|bitstring||A bit string, specified as an expression that resolves to a positive integer. For example, the integer 64 specifies the bitstring 1000000. The maximum bitstring value is 9223372036854775807.|
The BITAND function compares two bit strings bit-by-bit, and returns a bitstring that is the logical AND bitwise comparison of the two strings. Both bitstring values are specified as positive integers. The returned value is also expressed as a positive integer.
The following is the truth table for BITAND:
|bitstring1 = 0||bitstring1 = 1|
|bitstring2 = 0||0||0|
|bitstring2 = 1||0||1|
A bitstring can be expressed as either a number or as a string. A number is converted to canonical form, with leading plus signs and leading and trailing zeros omitted. If either argument evaluates to the null string or a non-numeric string it is assumed to have a value of 0. A string is parsed as a number until a non-numeric character is encountered. Thus “7dwarves” is parsed as 7.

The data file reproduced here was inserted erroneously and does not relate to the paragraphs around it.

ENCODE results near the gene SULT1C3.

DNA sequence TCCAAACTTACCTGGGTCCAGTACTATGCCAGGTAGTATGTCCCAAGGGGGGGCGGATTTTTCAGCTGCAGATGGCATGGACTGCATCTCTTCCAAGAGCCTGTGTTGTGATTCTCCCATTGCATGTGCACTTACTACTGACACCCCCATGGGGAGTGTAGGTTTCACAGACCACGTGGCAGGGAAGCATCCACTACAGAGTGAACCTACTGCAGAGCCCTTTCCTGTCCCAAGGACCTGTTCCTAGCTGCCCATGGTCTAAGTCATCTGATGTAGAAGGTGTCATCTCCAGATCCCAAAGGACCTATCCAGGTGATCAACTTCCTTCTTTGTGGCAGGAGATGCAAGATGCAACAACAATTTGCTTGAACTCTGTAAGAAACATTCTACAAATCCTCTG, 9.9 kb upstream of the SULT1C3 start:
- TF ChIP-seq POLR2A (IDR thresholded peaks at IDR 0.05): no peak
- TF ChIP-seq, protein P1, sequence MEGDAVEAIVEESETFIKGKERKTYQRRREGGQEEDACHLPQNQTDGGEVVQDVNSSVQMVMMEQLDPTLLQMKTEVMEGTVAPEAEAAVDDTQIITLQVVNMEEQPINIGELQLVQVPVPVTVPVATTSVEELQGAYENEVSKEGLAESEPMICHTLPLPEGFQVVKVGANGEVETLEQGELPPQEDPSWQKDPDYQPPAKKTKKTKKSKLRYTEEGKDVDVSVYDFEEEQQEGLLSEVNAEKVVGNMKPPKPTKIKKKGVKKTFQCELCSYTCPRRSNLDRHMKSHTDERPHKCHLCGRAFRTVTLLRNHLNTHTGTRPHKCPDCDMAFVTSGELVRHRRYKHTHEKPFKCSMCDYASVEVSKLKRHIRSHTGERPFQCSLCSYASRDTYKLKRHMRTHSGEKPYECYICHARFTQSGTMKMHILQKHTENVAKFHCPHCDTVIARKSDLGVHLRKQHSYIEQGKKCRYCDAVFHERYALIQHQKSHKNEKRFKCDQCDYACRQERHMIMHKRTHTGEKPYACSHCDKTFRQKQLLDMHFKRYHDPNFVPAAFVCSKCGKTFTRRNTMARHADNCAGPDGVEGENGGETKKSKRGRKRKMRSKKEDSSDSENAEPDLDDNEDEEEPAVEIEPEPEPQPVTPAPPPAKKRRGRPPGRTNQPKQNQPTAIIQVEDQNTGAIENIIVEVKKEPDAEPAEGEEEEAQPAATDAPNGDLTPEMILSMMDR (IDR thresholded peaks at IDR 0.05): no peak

The following example specifies a bitstring1 of 14 (binary 1110), and a bitstring2 of 9 (binary 1001). Bitwise AND comparison results in the binary string 1000, the integer value of which is 8:
PRINT BITAND(14,9); ! Returns 8
The following example specifies a bitstring1 of 14 (binary 1110), and a bitstring2 of 6 (binary 110). Bitwise AND comparison results in the binary string 0110, the integer value of which is 6:
PRINT BITAND(14,6); ! Returns 6
The following example specifies a bitstring1 of 65 (binary 1000001), and a bitstring2 of 62 (binary 111110). Bitwise AND comparison results in the binary string 0000000, the integer value of which is 0:
PRINT BITAND(65,62); ! Returns 0
The following example specifies two bitstrings with the same integer value. Bitwise AND comparison of a number with itself always results in the number:
PRINT BITAND(64,64); ! Returns 64